The weather at this point (much to my relief) was bright but cool.

Just after 7 the tape in front of me was lowered. And I was off. That put Old Trafford exactly where it should be – behind me! It took a couple of minutes to realise I hadn’t pressed the start button on the computer. The Trafford area of Manchester is rather industrial, so the first few miles were never going to be pretty. They were also a little harder than I expected, as there were quite a few slower riders. I’m no Bradley Wiggins, but some were making me wonder how they could ride so slowly without falling off. It was particularly inconvenient when they were riding four abreast.

We headed east away from Manchester and close to the Trafford centre. From there through Worsley Towards Leigh. I had a rough idea of the shape of the route, as the feed points were published beforehand, but I didn’t know details. That rough shape meant that the start of the route was slowly working uphill.

I started to get a little concerned about my average speed – I normally average a little over 13 mph on a ride. I was up at 16. I still had a long way to go.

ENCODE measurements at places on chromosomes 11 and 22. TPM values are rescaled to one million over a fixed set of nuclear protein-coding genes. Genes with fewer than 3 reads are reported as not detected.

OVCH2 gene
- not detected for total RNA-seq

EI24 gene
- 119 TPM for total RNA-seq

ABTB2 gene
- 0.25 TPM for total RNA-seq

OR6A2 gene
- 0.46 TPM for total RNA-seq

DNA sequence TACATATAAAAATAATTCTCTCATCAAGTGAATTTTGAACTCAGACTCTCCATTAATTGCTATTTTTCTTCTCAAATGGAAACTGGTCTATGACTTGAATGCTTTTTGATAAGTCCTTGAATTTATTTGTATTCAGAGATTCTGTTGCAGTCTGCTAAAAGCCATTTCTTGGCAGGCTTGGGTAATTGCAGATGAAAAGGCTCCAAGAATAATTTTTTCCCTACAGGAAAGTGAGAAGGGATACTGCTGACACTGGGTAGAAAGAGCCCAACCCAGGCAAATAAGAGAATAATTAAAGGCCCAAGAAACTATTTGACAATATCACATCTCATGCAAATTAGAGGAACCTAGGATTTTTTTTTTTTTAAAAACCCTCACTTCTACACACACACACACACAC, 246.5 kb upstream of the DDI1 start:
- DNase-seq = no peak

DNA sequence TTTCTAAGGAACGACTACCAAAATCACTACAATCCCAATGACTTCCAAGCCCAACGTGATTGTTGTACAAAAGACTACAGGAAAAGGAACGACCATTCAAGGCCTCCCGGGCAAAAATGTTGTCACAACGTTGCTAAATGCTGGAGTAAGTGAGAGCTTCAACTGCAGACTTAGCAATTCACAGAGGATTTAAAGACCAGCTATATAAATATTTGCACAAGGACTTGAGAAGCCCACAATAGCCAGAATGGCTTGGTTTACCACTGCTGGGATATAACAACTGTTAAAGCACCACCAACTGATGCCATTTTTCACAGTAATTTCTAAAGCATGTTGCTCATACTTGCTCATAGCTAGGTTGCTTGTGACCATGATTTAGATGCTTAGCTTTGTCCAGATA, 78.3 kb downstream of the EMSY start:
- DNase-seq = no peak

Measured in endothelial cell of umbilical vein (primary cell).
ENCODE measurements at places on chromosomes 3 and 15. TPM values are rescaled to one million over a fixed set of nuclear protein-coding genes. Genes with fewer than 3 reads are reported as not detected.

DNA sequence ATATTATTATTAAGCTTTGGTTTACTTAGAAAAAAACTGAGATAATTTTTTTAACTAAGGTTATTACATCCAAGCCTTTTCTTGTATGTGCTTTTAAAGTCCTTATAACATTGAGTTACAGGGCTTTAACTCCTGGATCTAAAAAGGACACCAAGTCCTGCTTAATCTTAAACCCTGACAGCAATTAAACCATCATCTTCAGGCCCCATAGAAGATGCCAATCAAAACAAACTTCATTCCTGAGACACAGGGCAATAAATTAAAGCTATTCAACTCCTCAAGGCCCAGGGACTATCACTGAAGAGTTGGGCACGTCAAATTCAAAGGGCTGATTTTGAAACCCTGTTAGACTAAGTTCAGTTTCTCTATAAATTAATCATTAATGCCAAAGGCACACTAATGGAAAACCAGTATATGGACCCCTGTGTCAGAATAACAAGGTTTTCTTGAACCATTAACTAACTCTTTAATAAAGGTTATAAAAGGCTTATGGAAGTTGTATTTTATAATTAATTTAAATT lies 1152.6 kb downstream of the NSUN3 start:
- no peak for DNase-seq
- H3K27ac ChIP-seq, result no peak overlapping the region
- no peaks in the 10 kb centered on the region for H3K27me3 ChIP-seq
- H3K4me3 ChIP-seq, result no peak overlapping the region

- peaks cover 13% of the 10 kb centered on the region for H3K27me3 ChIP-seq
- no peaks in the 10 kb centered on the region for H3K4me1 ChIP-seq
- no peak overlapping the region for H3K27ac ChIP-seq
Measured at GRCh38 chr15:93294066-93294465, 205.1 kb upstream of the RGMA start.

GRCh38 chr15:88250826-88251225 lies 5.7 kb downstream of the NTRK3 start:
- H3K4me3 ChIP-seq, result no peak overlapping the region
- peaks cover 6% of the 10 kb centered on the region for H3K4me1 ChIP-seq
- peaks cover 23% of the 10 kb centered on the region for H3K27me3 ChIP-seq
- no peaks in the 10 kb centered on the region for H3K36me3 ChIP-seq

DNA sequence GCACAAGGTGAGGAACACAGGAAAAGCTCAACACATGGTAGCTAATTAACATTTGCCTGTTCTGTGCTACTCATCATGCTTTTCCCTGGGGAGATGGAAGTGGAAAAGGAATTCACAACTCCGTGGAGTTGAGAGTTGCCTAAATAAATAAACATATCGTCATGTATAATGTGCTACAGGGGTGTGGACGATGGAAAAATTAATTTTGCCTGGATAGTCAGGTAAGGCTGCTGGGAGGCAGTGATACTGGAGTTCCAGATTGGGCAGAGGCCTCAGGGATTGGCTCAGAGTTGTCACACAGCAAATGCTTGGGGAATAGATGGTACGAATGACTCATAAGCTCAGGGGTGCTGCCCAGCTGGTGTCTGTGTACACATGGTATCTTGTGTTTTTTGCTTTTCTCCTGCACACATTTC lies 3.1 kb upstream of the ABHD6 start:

Once we got to Leigh we were into roads I knew. I was well prepared food and drink wise, and was just nicely warmed up so I passed the first feed point at Howe Bridge. I do worry about riders tat need a feed point so early. It was also an opportunity to neatly pass a lot of the slower riders who would have been highly represented in the users of the feed point. At this point I was passing far more than I was being passed so I was feeling good, despite my worry about setting off too quickly. Just along here I also found how unpleasant it can be being passed by a cycle club not prepared to drop to single file to overtake.

All along the route were small groups of people – I don’t know if they were looking for particular riders or just watching all the bikes ride past, but the encouragement from them felt fabulous.

From there the route went through Westhoughton, passing about ¾ mile from home, and headed up to the A6. Just before the A6 I spotted the first familiar face – one of Susanne’s baby gang friends. She looked a little surprised to see me so early.

Most of the day’s planning had revolved around me averaging a little over 13 mph. I was wondering if I might beat Susanne to Blackpool.

While heading up the A6 a little I ate my second banana. We went as far as Dicconson lane where we headed towards Aspull. This particular route choice is a bit of an indication of the friendliness of the route. We were reasonably close to Rivington so that could have been a cruel addition, or just going one stop further up the A6 would have put in a short but steep climb. Along Bolton road I spotted my auntie and uncle. They were just out for a walk rather than waiting for me.